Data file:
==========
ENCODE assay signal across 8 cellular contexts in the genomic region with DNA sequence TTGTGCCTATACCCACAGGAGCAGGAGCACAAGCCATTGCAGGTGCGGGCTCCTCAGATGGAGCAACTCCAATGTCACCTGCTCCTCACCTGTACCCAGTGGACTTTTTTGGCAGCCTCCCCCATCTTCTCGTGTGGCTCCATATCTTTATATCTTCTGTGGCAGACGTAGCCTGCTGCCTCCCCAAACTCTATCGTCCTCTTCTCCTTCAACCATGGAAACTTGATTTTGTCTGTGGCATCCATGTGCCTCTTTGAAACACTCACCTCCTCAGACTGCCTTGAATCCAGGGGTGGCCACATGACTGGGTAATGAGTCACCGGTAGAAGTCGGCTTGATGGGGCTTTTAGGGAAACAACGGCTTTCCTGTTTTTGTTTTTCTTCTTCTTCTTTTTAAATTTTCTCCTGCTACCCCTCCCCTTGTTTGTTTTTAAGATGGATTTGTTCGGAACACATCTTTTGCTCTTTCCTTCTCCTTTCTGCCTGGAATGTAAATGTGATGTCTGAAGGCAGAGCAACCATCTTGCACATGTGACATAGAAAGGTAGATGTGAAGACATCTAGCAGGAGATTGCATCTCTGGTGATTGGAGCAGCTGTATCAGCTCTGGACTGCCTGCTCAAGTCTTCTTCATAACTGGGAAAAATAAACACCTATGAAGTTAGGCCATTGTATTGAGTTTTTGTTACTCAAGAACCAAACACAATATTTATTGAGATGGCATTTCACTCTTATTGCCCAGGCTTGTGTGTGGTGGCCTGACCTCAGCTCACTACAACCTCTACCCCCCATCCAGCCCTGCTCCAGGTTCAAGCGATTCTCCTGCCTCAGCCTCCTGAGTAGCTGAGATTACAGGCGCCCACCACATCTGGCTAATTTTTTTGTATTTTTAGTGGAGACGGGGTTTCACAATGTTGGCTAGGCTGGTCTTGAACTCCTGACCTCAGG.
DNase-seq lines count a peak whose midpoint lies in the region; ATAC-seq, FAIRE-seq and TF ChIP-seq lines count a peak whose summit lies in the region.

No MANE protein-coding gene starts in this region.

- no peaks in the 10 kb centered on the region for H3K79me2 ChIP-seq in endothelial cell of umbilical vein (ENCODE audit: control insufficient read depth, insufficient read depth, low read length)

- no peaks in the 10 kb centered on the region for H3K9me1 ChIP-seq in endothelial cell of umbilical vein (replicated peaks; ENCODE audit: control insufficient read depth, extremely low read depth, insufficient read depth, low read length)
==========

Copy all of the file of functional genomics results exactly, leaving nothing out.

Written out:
ENCODE assay signal across 8 cellular contexts in the genomic region with DNA sequence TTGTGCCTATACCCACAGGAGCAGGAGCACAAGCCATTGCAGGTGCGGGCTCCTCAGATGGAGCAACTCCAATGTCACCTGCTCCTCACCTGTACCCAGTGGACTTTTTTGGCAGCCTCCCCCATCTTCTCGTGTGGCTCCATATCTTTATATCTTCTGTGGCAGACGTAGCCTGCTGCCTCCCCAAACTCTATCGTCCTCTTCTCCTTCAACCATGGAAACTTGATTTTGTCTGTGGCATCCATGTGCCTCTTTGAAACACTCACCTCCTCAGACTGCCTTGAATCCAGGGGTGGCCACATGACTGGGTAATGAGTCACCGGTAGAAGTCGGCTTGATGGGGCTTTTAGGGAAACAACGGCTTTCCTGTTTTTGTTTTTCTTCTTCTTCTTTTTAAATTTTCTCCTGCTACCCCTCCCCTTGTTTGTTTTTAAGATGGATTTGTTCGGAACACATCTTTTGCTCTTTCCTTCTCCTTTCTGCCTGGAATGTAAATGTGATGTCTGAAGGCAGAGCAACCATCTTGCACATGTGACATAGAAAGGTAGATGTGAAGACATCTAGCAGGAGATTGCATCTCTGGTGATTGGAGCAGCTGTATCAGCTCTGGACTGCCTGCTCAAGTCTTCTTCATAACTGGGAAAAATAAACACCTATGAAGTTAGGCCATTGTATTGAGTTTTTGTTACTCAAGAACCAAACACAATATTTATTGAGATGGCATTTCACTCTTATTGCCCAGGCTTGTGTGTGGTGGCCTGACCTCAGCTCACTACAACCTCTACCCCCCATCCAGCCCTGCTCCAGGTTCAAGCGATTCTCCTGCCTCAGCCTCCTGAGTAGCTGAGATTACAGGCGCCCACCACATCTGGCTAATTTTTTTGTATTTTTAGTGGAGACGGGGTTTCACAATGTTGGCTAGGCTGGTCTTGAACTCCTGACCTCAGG.
DNase-seq lines count a peak whose midpoint lies in the region; ATAC-seq, FAIRE-seq and TF ChIP-seq lines count a peak whose summit lies in the region.

No MANE protein-coding gene starts in this region.

- no peaks in the 10 kb centered on the region for H3K79me2 ChIP-seq in endothelial cell of umbilical vein (ENCODE audit: control insufficient read depth, insufficient read depth, low read length)

- no peaks in the 10 kb centered on the region for H3K9me1 ChIP-seq in endothelial cell of umbilical vein (replicated peaks; ENCODE audit: control insufficient read depth, extremely low read depth, insufficient read depth, low read length)